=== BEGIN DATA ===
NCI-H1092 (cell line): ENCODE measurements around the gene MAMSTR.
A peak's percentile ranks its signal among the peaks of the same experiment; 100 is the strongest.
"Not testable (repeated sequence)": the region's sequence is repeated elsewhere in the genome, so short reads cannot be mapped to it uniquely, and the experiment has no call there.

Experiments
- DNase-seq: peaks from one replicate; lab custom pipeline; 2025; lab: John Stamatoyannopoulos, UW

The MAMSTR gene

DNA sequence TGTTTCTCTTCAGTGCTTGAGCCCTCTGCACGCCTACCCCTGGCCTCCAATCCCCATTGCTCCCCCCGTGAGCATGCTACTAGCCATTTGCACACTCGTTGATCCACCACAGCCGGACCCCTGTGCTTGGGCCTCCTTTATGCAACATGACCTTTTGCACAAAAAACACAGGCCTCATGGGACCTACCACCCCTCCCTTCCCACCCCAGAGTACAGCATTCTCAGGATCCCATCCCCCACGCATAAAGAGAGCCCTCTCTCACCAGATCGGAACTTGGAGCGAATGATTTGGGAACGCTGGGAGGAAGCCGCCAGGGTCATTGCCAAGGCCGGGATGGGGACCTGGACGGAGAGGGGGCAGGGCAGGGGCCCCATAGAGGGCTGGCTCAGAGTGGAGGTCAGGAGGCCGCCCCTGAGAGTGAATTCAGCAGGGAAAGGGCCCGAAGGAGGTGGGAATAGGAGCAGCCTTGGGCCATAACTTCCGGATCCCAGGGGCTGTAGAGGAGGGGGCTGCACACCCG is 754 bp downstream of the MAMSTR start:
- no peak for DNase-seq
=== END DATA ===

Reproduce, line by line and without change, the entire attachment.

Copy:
NCI-H1092 (cell line): ENCODE measurements around the gene MAMSTR.
A peak's percentile ranks its signal among the peaks of the same experiment; 100 is the strongest.
"Not testable (repeated sequence)": the region's sequence is repeated elsewhere in the genome, so short reads cannot be mapped to it uniquely, and the experiment has no call there.

Experiments
- DNase-seq: peaks from one replicate; lab custom pipeline; 2025; lab: John Stamatoyannopoulos, UW

The MAMSTR gene

DNA sequence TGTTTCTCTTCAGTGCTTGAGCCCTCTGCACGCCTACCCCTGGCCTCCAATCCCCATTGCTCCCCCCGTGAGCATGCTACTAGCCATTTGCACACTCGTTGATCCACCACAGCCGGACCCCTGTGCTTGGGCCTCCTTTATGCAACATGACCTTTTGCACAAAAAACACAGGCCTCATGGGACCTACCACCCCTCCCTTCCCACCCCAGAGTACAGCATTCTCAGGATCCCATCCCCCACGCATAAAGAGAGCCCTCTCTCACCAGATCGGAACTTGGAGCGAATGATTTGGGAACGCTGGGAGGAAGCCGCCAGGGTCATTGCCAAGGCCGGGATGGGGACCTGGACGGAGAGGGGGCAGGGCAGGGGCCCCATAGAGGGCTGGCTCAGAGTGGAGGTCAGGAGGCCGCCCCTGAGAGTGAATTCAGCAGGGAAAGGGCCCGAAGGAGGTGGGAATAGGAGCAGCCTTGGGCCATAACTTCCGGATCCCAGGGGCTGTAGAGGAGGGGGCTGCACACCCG is 754 bp downstream of the MAMSTR start:
- no peak for DNase-seq